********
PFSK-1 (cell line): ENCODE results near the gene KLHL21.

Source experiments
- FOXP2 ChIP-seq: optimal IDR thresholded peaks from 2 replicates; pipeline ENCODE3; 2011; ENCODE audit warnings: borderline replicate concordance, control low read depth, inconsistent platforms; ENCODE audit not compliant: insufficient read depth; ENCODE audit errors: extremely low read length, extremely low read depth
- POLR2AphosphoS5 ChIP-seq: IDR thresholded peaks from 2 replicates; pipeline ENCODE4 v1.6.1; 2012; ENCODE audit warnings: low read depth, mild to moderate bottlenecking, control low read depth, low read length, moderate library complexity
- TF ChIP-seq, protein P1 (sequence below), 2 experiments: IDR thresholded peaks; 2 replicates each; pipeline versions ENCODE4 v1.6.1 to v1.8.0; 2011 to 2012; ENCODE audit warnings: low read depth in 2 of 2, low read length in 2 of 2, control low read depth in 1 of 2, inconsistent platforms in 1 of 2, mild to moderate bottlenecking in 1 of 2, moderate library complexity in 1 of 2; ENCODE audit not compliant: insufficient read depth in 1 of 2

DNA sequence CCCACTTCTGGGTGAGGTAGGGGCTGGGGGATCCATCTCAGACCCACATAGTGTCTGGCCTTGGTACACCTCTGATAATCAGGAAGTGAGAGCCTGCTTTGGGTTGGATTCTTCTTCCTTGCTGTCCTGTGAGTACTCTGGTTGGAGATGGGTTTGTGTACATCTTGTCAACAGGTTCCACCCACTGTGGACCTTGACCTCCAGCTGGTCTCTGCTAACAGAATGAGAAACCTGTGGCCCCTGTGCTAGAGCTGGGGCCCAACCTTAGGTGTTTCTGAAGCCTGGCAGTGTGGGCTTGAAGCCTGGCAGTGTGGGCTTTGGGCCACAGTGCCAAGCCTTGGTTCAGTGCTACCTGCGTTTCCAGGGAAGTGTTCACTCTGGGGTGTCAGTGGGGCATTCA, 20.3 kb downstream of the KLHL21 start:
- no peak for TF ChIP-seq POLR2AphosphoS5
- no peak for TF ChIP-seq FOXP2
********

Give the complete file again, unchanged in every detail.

PFSK-1 (cell line): ENCODE results near the gene KLHL21.

Source experiments
- FOXP2 ChIP-seq: optimal IDR thresholded peaks from 2 replicates; pipeline ENCODE3; 2011; ENCODE audit warnings: borderline replicate concordance, control low read depth, inconsistent platforms; ENCODE audit not compliant: insufficient read depth; ENCODE audit errors: extremely low read length, extremely low read depth
- POLR2AphosphoS5 ChIP-seq: IDR thresholded peaks from 2 replicates; pipeline ENCODE4 v1.6.1; 2012; ENCODE audit warnings: low read depth, mild to moderate bottlenecking, control low read depth, low read length, moderate library complexity
- TF ChIP-seq, protein P1 (sequence below), 2 experiments: IDR thresholded peaks; 2 replicates each; pipeline versions ENCODE4 v1.6.1 to v1.8.0; 2011 to 2012; ENCODE audit warnings: low read depth in 2 of 2, low read length in 2 of 2, control low read depth in 1 of 2, inconsistent platforms in 1 of 2, mild to moderate bottlenecking in 1 of 2, moderate library complexity in 1 of 2; ENCODE audit not compliant: insufficient read depth in 1 of 2

DNA sequence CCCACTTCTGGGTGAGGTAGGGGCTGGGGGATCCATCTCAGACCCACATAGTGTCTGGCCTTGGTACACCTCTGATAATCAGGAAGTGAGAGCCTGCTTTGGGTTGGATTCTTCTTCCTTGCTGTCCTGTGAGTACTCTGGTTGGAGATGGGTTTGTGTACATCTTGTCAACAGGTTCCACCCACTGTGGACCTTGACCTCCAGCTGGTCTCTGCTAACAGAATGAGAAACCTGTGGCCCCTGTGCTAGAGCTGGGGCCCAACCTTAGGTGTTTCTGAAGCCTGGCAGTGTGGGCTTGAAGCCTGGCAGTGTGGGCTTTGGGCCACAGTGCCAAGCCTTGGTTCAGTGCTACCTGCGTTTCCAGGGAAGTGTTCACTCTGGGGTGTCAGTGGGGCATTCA, 20.3 kb downstream of the KLHL21 start:
- no peak for TF ChIP-seq POLR2AphosphoS5
- no peak for TF ChIP-seq FOXP2